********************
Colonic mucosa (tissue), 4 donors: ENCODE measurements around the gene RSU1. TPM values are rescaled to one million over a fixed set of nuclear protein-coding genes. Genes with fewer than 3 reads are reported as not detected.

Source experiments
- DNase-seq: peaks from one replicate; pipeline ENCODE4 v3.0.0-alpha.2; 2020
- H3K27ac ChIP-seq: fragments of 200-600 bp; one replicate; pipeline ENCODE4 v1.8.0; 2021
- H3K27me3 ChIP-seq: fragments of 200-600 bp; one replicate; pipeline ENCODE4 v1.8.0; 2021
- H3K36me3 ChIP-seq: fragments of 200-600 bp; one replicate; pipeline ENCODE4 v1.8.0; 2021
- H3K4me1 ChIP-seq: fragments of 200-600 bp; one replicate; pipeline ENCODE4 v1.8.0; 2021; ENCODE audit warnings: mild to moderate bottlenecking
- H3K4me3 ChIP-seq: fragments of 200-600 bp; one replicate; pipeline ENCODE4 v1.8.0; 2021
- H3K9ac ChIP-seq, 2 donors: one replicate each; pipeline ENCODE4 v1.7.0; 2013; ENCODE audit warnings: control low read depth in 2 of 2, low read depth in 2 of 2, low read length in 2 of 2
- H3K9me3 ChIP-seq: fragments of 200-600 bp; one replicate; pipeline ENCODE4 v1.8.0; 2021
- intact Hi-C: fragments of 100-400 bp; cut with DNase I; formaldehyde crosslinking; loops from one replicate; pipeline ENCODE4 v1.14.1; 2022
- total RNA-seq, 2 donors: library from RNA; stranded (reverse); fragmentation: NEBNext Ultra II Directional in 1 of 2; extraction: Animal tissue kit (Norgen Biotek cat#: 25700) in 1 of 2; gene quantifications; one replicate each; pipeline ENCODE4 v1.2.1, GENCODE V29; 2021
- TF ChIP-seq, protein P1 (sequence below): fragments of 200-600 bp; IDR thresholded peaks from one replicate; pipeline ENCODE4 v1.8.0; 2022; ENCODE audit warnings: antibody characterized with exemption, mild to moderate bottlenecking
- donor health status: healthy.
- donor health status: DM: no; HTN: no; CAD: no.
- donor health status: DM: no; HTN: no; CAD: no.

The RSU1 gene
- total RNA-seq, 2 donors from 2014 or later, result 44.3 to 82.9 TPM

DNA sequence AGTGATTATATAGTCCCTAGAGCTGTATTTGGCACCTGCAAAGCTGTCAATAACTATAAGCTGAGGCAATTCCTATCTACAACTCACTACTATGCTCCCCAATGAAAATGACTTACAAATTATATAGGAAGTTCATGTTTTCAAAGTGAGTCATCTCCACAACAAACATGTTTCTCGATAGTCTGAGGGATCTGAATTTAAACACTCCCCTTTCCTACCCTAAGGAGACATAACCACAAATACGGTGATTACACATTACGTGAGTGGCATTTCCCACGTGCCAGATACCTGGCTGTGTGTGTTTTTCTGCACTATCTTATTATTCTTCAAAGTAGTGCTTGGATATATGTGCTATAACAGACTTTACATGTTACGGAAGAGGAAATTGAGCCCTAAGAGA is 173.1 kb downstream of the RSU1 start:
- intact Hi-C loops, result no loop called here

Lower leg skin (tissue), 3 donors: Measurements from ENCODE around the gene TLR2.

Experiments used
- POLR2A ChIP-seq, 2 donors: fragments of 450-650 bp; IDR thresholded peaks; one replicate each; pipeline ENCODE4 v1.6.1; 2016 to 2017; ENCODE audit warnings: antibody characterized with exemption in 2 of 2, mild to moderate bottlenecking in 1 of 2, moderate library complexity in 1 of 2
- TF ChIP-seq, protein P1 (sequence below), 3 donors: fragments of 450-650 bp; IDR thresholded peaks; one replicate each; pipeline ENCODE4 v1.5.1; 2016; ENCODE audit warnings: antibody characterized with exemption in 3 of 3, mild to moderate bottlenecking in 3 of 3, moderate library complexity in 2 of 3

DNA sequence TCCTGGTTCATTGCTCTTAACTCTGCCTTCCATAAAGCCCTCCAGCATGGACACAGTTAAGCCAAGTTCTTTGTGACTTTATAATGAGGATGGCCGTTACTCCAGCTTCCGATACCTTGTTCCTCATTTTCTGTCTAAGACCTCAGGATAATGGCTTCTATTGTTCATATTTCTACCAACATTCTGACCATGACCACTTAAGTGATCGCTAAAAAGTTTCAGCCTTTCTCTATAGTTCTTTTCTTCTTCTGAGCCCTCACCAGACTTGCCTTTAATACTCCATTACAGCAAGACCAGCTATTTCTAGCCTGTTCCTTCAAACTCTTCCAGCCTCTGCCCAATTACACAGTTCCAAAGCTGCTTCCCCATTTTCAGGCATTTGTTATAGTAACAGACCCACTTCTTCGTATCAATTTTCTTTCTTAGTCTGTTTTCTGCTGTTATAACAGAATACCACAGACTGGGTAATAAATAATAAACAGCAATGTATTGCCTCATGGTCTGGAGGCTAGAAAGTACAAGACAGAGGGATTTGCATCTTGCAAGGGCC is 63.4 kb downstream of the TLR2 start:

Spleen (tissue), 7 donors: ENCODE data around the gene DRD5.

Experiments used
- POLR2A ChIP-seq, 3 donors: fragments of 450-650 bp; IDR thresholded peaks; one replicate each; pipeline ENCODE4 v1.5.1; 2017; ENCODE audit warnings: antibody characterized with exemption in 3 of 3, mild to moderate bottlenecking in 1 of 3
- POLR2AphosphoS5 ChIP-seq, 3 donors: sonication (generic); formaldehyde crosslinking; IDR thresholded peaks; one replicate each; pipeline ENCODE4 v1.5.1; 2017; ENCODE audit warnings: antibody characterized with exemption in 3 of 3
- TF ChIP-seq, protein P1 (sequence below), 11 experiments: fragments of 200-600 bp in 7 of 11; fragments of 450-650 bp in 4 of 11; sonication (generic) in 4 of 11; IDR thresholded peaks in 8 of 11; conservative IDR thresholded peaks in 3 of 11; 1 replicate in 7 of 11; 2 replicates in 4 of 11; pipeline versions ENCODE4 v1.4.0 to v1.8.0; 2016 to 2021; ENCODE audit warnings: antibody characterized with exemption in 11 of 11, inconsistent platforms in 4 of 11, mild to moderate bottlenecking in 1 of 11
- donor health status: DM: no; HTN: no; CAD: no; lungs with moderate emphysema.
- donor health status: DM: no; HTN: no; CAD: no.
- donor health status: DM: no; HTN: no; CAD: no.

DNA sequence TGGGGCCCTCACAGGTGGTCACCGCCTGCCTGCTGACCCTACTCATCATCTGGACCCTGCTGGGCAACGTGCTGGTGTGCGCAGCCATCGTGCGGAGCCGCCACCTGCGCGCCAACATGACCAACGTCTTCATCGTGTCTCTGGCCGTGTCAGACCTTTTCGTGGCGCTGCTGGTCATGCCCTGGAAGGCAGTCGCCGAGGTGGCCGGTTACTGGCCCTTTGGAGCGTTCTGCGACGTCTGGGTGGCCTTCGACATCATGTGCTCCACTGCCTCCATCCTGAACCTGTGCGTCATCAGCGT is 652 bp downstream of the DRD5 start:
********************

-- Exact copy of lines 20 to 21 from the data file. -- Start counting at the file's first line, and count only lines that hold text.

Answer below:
- intact Hi-C loops, result no loop called here

Lower leg skin (tissue), 3 donors: Measurements from ENCODE around the gene TLR2.